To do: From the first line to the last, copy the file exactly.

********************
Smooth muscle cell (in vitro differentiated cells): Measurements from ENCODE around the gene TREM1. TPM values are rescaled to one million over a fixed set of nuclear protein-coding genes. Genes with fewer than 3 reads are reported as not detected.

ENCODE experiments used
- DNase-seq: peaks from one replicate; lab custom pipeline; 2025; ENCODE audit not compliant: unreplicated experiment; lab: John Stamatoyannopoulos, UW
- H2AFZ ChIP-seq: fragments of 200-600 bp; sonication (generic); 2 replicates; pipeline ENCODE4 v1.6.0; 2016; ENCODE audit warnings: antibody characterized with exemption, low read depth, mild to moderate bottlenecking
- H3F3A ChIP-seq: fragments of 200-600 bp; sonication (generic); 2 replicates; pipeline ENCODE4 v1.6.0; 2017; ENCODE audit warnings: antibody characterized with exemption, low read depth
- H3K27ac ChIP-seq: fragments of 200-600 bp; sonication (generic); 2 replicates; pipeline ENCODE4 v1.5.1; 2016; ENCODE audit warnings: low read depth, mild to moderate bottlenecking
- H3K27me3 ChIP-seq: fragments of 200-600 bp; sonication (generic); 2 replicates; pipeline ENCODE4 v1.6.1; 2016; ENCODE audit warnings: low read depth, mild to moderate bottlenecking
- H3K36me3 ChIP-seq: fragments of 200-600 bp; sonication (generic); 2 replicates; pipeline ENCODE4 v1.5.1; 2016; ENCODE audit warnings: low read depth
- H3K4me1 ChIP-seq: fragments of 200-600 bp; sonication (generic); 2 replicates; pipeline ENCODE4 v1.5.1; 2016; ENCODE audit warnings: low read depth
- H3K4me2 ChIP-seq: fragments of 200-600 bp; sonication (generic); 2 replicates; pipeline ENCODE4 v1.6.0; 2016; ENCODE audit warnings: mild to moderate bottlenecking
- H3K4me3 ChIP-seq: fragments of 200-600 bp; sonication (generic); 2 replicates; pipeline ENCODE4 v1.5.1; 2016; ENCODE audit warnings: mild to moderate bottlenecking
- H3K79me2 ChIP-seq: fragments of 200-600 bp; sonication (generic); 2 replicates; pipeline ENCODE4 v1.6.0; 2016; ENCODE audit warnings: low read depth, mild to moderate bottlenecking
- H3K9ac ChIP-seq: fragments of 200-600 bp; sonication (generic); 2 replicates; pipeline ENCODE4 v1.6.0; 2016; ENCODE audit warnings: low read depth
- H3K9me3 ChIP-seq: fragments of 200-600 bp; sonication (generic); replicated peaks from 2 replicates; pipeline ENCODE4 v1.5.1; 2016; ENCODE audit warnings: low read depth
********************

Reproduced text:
Smooth muscle cell (in vitro differentiated cells): Measurements from ENCODE around the gene TREM1. TPM values are rescaled to one million over a fixed set of nuclear protein-coding genes. Genes with fewer than 3 reads are reported as not detected.

ENCODE experiments used
- DNase-seq: peaks from one replicate; lab custom pipeline; 2025; ENCODE audit not compliant: unreplicated experiment; lab: John Stamatoyannopoulos, UW
- H2AFZ ChIP-seq: fragments of 200-600 bp; sonication (generic); 2 replicates; pipeline ENCODE4 v1.6.0; 2016; ENCODE audit warnings: antibody characterized with exemption, low read depth, mild to moderate bottlenecking
- H3F3A ChIP-seq: fragments of 200-600 bp; sonication (generic); 2 replicates; pipeline ENCODE4 v1.6.0; 2017; ENCODE audit warnings: antibody characterized with exemption, low read depth
- H3K27ac ChIP-seq: fragments of 200-600 bp; sonication (generic); 2 replicates; pipeline ENCODE4 v1.5.1; 2016; ENCODE audit warnings: low read depth, mild to moderate bottlenecking
- H3K27me3 ChIP-seq: fragments of 200-600 bp; sonication (generic); 2 replicates; pipeline ENCODE4 v1.6.1; 2016; ENCODE audit warnings: low read depth, mild to moderate bottlenecking
- H3K36me3 ChIP-seq: fragments of 200-600 bp; sonication (generic); 2 replicates; pipeline ENCODE4 v1.5.1; 2016; ENCODE audit warnings: low read depth
- H3K4me1 ChIP-seq: fragments of 200-600 bp; sonication (generic); 2 replicates; pipeline ENCODE4 v1.5.1; 2016; ENCODE audit warnings: low read depth
- H3K4me2 ChIP-seq: fragments of 200-600 bp; sonication (generic); 2 replicates; pipeline ENCODE4 v1.6.0; 2016; ENCODE audit warnings: mild to moderate bottlenecking
- H3K4me3 ChIP-seq: fragments of 200-600 bp; sonication (generic); 2 replicates; pipeline ENCODE4 v1.5.1; 2016; ENCODE audit warnings: mild to moderate bottlenecking
- H3K79me2 ChIP-seq: fragments of 200-600 bp; sonication (generic); 2 replicates; pipeline ENCODE4 v1.6.0; 2016; ENCODE audit warnings: low read depth, mild to moderate bottlenecking
- H3K9ac ChIP-seq: fragments of 200-600 bp; sonication (generic); 2 replicates; pipeline ENCODE4 v1.6.0; 2016; ENCODE audit warnings: low read depth
- H3K9me3 ChIP-seq: fragments of 200-600 bp; sonication (generic); replicated peaks from 2 replicates; pipeline ENCODE4 v1.5.1; 2016; ENCODE audit warnings: low read depth